Awards preview: Practitioner's viewpoint

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Written by Jon Kennard on 21 June 2017 in Features
Features

Hannah Reed has first-hand experience of the life-changing effects of coaching – which is why she’s on a mission to pay it forward.

Imagine being asked a question, opening your mouth and nothing coming out. Imagine answering the telephone and not being able to say, “Hello”. Imagine being in a meeting and not being able to introduce yourself. I have a severely overt stammer, which made even the most basic speaking situations very difficult forme. By 25 years old, I knew I had to do something.

My days were spent avoiding situations, changing words to things that were easier to say, or physically contorting my articulators to push out words that I could not avoid, like my name. It was exhausting. I would cry with frustration.

When I heard about a speech programme that included coaching to help participants gain control of their stammer. Speech therapy had never worked for me before, but I had nothing to lose, so I signed up. My coach was experienced in performance coaching and, from the start, I knew that he believed in me and believed I could overcome this, even if I didn’t quite believe it myself.

Over the next few years, we worked together to get my speech under control.

My coach was there for the tears and triumphs, empowering me to change my life; to do anything I wanted to, and not let my speech hold me back ever again.

I did things I never thought possible: teach courses in America and the Middle East, train staff at work, and even do simple things like order a takeaway or give directions, which I had never been able to do
before. My life was transformed.

It was this transformation that made me want to become a coach, to pay it forward, and help others achieve their potential like I had; believing in them when they didn’t believe in themselves and cheering them to greatness. This was now my mission.

I work at Guy’s and St Thomas NHS Foundation Trust. We have around 15,500 staff who aim to provide the best patient care with limited funding. Caring for staff through coaching is key to enhancing patient care: staff are more likely to show commitment when they feel valued and supported, have ownership over their work, and recognise their positive impact on service development.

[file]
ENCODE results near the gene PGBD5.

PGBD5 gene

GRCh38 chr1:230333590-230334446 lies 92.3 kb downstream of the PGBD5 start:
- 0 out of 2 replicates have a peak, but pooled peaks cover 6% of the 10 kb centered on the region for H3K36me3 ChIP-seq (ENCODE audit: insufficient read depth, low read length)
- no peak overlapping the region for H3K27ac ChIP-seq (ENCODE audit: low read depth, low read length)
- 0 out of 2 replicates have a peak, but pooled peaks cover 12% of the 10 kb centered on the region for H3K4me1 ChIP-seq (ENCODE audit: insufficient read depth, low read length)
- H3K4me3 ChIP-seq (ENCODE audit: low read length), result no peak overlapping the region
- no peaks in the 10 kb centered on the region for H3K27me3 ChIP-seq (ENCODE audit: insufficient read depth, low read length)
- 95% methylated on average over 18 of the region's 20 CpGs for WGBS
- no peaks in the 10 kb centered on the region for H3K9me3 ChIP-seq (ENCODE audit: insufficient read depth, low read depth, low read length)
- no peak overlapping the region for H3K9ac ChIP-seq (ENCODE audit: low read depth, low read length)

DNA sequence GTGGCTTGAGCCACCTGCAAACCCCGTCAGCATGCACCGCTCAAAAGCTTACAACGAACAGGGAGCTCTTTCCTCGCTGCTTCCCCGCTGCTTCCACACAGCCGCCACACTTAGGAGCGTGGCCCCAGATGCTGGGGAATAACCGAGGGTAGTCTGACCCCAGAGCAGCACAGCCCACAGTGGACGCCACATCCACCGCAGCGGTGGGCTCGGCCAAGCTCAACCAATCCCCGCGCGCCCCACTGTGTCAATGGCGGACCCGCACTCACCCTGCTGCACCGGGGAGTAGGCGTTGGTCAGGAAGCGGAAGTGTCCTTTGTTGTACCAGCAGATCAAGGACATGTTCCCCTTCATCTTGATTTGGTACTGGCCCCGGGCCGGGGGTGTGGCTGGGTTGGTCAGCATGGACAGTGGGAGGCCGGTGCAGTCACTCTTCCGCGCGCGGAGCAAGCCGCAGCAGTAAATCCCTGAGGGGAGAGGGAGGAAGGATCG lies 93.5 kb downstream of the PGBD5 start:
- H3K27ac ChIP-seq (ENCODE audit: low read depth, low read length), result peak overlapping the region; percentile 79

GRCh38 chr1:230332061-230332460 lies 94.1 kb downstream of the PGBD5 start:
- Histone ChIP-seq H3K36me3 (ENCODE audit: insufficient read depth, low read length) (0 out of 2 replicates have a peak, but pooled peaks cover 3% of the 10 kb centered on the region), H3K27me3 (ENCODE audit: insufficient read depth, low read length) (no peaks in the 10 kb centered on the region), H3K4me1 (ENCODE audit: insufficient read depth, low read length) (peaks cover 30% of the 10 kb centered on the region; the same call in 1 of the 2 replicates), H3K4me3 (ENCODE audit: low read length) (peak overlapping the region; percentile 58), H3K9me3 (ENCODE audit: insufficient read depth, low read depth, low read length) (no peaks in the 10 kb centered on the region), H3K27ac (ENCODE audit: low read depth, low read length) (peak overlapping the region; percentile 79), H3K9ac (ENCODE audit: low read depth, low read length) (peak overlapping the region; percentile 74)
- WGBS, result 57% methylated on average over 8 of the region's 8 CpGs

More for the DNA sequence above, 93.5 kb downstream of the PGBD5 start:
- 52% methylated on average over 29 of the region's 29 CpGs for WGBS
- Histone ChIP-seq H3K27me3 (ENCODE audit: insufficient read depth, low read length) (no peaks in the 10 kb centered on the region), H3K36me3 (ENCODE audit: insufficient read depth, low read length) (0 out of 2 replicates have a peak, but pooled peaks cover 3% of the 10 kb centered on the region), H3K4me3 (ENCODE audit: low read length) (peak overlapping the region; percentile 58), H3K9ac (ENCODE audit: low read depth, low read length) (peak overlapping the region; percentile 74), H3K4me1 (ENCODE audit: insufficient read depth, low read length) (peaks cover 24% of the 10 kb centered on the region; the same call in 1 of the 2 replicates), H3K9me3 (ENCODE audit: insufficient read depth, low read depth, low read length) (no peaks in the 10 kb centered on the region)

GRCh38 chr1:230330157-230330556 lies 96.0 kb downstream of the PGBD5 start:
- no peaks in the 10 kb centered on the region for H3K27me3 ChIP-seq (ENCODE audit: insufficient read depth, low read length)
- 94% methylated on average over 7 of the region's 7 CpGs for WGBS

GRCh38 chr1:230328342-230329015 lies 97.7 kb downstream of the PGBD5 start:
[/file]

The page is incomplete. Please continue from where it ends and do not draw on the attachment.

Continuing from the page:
My objective is to utilise coaching to release talents and strengths from our staff, at a time when we need them most. Our scheme acts as an introduction service. Staff register for an internal  coach, are matched within 48 hours, and meet monthly for six months to overcome their issue.

In three years, more than 500 staff have accessed the service, and 200 staff are trained to coach or mentor. The service was evaluated by London South Bank University who recognised that the service helped individuals to develop personally and professionally, focusing on skills to deal with challenging situations.

The programme is valued by staff, who believe it to be a worthwhile investment with benefits across the organisation. ‘Caring for the carers’ is the biggest achievement of our service.In the words of one coachee: “Coaching has had a profound effect on me. It has given me the space and opportunity to discuss professional and personal issues in a neutral capacity.

The process helped me to feel valued in the organisation.” My life was changed through coaching. Every day, I endeavour to do the same for someone else.

Hannah and Guy’s and St Thomas’ NHS Foundation Trust won gold at the TJ Awards 2016 for their coaching and mentoring programme.

Entering the TJ Awards is free and you can enter the same project in up to three categories. Deadline is 14 July! You can apply here

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